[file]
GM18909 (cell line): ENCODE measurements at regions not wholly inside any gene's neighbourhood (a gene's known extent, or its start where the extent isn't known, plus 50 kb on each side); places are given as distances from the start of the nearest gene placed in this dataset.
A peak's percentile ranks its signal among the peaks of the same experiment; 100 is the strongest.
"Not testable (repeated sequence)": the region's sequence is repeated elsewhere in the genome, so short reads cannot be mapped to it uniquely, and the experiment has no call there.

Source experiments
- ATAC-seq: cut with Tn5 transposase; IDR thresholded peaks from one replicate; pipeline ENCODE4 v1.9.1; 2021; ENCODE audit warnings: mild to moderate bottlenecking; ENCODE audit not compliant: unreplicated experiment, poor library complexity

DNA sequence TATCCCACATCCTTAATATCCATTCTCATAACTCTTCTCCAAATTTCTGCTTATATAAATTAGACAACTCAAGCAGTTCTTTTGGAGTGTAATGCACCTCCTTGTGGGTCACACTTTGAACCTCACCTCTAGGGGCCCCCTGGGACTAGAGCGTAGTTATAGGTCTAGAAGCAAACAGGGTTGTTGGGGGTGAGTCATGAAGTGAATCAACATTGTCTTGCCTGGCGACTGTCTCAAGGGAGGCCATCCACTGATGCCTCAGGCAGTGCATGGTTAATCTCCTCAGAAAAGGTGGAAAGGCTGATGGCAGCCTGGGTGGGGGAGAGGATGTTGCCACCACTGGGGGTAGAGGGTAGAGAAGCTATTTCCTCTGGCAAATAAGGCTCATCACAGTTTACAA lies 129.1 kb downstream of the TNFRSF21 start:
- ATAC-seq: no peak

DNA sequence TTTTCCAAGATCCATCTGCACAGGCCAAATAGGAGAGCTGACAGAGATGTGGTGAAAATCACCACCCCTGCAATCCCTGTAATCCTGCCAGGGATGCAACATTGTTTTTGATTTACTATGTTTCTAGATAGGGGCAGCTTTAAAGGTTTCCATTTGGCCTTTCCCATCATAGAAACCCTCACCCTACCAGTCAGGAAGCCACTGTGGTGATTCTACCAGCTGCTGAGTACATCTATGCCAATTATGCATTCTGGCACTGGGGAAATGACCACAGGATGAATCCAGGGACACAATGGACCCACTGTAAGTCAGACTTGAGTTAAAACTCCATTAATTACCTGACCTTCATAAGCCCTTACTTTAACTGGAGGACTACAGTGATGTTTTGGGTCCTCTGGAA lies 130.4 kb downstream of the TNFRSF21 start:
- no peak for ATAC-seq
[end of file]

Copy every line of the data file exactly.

GM18909 (cell line): ENCODE measurements at regions not wholly inside any gene's neighbourhood (a gene's known extent, or its start where the extent isn't known, plus 50 kb on each side); places are given as distances from the start of the nearest gene placed in this dataset.
A peak's percentile ranks its signal among the peaks of the same experiment; 100 is the strongest.
"Not testable (repeated sequence)": the region's sequence is repeated elsewhere in the genome, so short reads cannot be mapped to it uniquely, and the experiment has no call there.

Source experiments
- ATAC-seq: cut with Tn5 transposase; IDR thresholded peaks from one replicate; pipeline ENCODE4 v1.9.1; 2021; ENCODE audit warnings: mild to moderate bottlenecking; ENCODE audit not compliant: unreplicated experiment, poor library complexity

DNA sequence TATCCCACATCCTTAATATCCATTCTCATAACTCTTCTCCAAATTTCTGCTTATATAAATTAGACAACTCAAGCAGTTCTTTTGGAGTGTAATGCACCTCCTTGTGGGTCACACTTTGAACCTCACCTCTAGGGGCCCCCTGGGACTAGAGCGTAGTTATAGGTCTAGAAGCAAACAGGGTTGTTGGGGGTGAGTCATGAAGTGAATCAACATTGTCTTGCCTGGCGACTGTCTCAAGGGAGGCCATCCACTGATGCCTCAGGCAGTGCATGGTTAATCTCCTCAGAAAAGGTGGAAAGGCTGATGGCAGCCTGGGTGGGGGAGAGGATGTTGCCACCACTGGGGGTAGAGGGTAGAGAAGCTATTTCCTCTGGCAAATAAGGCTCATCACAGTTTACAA lies 129.1 kb downstream of the TNFRSF21 start:
- ATAC-seq: no peak

DNA sequence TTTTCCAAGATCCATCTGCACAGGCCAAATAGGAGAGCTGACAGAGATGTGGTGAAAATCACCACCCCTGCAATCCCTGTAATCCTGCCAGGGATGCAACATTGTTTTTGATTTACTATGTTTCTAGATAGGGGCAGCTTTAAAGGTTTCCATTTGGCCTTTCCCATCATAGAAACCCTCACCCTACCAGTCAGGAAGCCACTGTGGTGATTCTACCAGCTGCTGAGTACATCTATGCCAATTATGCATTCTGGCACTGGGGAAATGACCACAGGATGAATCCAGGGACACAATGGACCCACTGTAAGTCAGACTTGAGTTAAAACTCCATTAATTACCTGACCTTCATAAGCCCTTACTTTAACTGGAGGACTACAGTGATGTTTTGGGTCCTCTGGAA lies 130.4 kb downstream of the TNFRSF21 start:
- no peak for ATAC-seq